The major redevelopment project over at the Stonestown Galleria, in which the mall's massive parking lots could be transformed in to a 3,500-unit residential "village" with parks and a new retail mini-corridor, has taken a step forward with a development agreement with the city.

While this doesn't amount to final approval, and the Board of Supervisors will also need to sign off on the development agreement itself, developer Brookfield has hammered out an agreement with the city that would have it reserve 20% of the units — around 700 of them — as affordable. They've also agreed to build six acres of public parks, a plaza, and a "town square" with outdoor dining, along with a childcare center and a "Main Street" area along 20th Avenue with 150,000 square feet of ground-level retail.

We saw most of the details of this revised development plan back in December. An original plan included 2,900 units, and this new version increases that by 600, with an affordable "senior village" as well. Parking will mostly move underground.

Mayor London Breed celebrated the new version of the development plan on X, saying, "When we talk about a more affordable, vibrant San Francisco with housing for all, this is the kind of project we have to pursue."

Supervisor Myrna Melgar tells the Chronicle that she's happy about the number of affordable units, even though in earlier years the city would have pushed for more. The developer, under new rules agreed to by the Board of Supervisors to encourage development, is only obligated to include 16% below-market units, down from an earlier level of 23.5%.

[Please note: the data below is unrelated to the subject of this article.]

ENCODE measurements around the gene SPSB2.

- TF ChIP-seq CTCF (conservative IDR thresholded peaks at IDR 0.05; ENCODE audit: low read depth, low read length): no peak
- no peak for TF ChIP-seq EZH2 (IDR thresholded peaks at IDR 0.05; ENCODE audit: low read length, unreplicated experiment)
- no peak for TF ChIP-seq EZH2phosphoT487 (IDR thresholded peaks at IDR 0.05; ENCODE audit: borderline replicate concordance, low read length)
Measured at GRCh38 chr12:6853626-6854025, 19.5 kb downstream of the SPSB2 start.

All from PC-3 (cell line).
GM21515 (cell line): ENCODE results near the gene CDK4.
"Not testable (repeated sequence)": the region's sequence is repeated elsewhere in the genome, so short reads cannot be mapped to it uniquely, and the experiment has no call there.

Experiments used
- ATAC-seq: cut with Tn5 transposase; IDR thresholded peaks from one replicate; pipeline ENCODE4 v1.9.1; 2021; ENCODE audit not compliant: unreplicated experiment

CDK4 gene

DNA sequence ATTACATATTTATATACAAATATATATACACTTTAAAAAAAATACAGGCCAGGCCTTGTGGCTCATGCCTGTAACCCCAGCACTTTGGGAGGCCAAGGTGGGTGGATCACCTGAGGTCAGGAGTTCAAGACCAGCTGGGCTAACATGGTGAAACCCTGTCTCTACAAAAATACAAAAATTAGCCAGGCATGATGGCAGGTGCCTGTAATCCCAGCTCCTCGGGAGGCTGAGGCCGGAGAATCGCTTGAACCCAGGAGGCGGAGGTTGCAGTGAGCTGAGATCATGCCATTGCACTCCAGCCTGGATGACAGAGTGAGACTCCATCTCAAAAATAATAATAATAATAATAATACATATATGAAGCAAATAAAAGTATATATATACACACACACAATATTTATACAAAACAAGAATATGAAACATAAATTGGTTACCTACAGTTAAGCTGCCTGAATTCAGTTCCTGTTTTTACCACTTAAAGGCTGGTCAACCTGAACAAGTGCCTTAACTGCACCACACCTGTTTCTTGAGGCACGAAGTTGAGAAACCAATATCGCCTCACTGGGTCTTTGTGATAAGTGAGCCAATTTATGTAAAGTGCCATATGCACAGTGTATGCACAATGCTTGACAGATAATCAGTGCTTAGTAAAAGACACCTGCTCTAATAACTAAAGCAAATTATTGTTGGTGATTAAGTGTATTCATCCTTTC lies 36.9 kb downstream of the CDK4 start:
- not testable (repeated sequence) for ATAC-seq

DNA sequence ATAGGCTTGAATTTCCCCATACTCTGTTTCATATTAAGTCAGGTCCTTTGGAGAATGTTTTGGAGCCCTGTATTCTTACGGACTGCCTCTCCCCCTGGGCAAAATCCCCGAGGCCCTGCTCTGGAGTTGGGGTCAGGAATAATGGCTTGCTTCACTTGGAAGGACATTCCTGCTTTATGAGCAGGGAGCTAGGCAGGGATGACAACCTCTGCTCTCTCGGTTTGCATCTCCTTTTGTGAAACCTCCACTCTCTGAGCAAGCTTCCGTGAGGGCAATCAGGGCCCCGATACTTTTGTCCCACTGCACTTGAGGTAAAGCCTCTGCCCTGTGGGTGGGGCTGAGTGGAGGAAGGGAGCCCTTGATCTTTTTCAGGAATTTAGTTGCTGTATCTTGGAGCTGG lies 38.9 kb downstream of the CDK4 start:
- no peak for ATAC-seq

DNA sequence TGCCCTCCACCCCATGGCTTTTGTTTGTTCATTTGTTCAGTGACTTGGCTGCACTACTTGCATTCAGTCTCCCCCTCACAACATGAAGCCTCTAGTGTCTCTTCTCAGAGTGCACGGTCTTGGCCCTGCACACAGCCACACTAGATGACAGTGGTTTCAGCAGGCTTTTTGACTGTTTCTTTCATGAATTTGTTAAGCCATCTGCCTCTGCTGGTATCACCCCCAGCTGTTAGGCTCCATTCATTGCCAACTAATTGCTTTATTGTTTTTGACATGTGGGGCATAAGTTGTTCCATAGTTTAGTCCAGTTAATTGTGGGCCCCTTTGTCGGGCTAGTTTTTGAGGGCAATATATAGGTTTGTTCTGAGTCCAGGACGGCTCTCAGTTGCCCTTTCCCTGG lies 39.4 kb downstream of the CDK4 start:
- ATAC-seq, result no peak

"I would have liked to go for more, but given the circumstances, and that it’s more than they are required to do, it’s good," Melgar tells the paper. "Also, when you consider nothing has been built on the west side for a very long time, it’s great."

Still, the inklings of opposition to the project are represented in quotes from a neighbor, Jim Herlihy, who has lived across the street from the mall for 37 years. "It’s very high concept and very detail-light," Herlihy tells the Chronicle, further calling Brookfield's plan, "a stage-managed PR exercise with a lot of pretty pictures."

While clearly a development of this size, like any development, will still need to pass CEQA muster and do traffic studies and such, Herlihy complains, "There really hasn’t been a discussion of the infrastructure, how it will impact police services, fire services, sewer services, road services. If you are building a small town of 7,000 people you ought to present a detailed plan before you are approved."

The project is set to be built in six phases, and the original intention was to break ground later this year — though it's not at all clear that that is still feasible.

And the Chronicle notes that large, multi-phase projects sometimes have a habit of getting stalled in SF. The most glaring example is the nearby Parkmerced expansion, which supervisors approved for adding 5,600 units back in 2011. The developer there is currently facing foreclosure proceedings.

Related: Stonestown Redevelopment Project Gets New Renderings, Revisions